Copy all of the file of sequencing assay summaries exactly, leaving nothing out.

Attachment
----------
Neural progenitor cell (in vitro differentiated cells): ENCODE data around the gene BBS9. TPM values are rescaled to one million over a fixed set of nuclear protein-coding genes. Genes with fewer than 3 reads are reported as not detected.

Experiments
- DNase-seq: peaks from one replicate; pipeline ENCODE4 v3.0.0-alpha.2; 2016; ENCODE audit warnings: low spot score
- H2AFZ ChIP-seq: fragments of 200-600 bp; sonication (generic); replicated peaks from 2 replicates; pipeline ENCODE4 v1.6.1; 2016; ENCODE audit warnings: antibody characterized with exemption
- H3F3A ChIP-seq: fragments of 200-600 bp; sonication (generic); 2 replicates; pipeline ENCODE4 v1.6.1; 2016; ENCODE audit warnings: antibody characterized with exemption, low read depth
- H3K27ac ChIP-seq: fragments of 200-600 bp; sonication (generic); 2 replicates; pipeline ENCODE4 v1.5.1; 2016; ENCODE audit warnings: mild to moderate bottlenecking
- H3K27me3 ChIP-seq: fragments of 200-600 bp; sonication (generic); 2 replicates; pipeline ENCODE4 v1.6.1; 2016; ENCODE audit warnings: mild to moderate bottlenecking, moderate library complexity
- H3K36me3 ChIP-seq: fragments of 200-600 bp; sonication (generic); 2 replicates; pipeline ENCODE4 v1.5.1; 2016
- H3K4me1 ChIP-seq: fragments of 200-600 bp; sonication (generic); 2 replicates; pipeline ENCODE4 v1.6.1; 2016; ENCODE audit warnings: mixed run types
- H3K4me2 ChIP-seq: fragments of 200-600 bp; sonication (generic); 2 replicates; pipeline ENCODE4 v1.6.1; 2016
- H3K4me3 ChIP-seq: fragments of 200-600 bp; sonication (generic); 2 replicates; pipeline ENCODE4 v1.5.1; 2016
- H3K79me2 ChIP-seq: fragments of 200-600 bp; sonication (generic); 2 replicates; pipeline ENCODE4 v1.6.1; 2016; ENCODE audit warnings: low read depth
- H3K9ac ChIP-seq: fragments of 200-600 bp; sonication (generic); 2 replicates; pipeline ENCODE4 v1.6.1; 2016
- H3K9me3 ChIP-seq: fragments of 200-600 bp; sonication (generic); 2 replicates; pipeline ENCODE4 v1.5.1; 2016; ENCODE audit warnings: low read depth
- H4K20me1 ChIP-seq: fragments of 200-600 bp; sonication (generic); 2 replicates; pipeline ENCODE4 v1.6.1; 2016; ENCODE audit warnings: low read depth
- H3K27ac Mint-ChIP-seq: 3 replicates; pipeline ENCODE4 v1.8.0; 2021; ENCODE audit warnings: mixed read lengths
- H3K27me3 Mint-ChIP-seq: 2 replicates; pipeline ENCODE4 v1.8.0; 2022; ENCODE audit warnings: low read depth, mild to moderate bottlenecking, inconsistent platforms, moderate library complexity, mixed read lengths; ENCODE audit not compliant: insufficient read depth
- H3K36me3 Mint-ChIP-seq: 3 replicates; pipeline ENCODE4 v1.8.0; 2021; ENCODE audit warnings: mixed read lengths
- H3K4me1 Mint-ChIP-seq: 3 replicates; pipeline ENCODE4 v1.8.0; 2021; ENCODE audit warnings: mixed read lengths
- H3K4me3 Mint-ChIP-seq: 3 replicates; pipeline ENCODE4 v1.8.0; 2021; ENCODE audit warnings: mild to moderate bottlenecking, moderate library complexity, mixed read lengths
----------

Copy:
Neural progenitor cell (in vitro differentiated cells): ENCODE data around the gene BBS9. TPM values are rescaled to one million over a fixed set of nuclear protein-coding genes. Genes with fewer than 3 reads are reported as not detected.

Experiments
- DNase-seq: peaks from one replicate; pipeline ENCODE4 v3.0.0-alpha.2; 2016; ENCODE audit warnings: low spot score
- H2AFZ ChIP-seq: fragments of 200-600 bp; sonication (generic); replicated peaks from 2 replicates; pipeline ENCODE4 v1.6.1; 2016; ENCODE audit warnings: antibody characterized with exemption
- H3F3A ChIP-seq: fragments of 200-600 bp; sonication (generic); 2 replicates; pipeline ENCODE4 v1.6.1; 2016; ENCODE audit warnings: antibody characterized with exemption, low read depth
- H3K27ac ChIP-seq: fragments of 200-600 bp; sonication (generic); 2 replicates; pipeline ENCODE4 v1.5.1; 2016; ENCODE audit warnings: mild to moderate bottlenecking
- H3K27me3 ChIP-seq: fragments of 200-600 bp; sonication (generic); 2 replicates; pipeline ENCODE4 v1.6.1; 2016; ENCODE audit warnings: mild to moderate bottlenecking, moderate library complexity
- H3K36me3 ChIP-seq: fragments of 200-600 bp; sonication (generic); 2 replicates; pipeline ENCODE4 v1.5.1; 2016
- H3K4me1 ChIP-seq: fragments of 200-600 bp; sonication (generic); 2 replicates; pipeline ENCODE4 v1.6.1; 2016; ENCODE audit warnings: mixed run types
- H3K4me2 ChIP-seq: fragments of 200-600 bp; sonication (generic); 2 replicates; pipeline ENCODE4 v1.6.1; 2016
- H3K4me3 ChIP-seq: fragments of 200-600 bp; sonication (generic); 2 replicates; pipeline ENCODE4 v1.5.1; 2016
- H3K79me2 ChIP-seq: fragments of 200-600 bp; sonication (generic); 2 replicates; pipeline ENCODE4 v1.6.1; 2016; ENCODE audit warnings: low read depth
- H3K9ac ChIP-seq: fragments of 200-600 bp; sonication (generic); 2 replicates; pipeline ENCODE4 v1.6.1; 2016
- H3K9me3 ChIP-seq: fragments of 200-600 bp; sonication (generic); 2 replicates; pipeline ENCODE4 v1.5.1; 2016; ENCODE audit warnings: low read depth
- H4K20me1 ChIP-seq: fragments of 200-600 bp; sonication (generic); 2 replicates; pipeline ENCODE4 v1.6.1; 2016; ENCODE audit warnings: low read depth
- H3K27ac Mint-ChIP-seq: 3 replicates; pipeline ENCODE4 v1.8.0; 2021; ENCODE audit warnings: mixed read lengths
- H3K27me3 Mint-ChIP-seq: 2 replicates; pipeline ENCODE4 v1.8.0; 2022; ENCODE audit warnings: low read depth, mild to moderate bottlenecking, inconsistent platforms, moderate library complexity, mixed read lengths; ENCODE audit not compliant: insufficient read depth
- H3K36me3 Mint-ChIP-seq: 3 replicates; pipeline ENCODE4 v1.8.0; 2021; ENCODE audit warnings: mixed read lengths
- H3K4me1 Mint-ChIP-seq: 3 replicates; pipeline ENCODE4 v1.8.0; 2021; ENCODE audit warnings: mixed read lengths
- H3K4me3 Mint-ChIP-seq: 3 replicates; pipeline ENCODE4 v1.8.0; 2021; ENCODE audit warnings: mild to moderate bottlenecking, moderate library complexity, mixed read lengths